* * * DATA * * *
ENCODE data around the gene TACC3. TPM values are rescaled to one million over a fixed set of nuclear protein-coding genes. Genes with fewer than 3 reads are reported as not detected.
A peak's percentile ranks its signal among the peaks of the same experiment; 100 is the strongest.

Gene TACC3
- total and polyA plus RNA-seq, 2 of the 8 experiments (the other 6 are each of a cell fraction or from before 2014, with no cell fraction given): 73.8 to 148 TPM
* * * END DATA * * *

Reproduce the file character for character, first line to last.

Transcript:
ENCODE data around the gene TACC3. TPM values are rescaled to one million over a fixed set of nuclear protein-coding genes. Genes with fewer than 3 reads are reported as not detected.
A peak's percentile ranks its signal among the peaks of the same experiment; 100 is the strongest.

Gene TACC3
- total and polyA plus RNA-seq, 2 of the 8 experiments (the other 6 are each of a cell fraction or from before 2014, with no cell fraction given): 73.8 to 148 TPM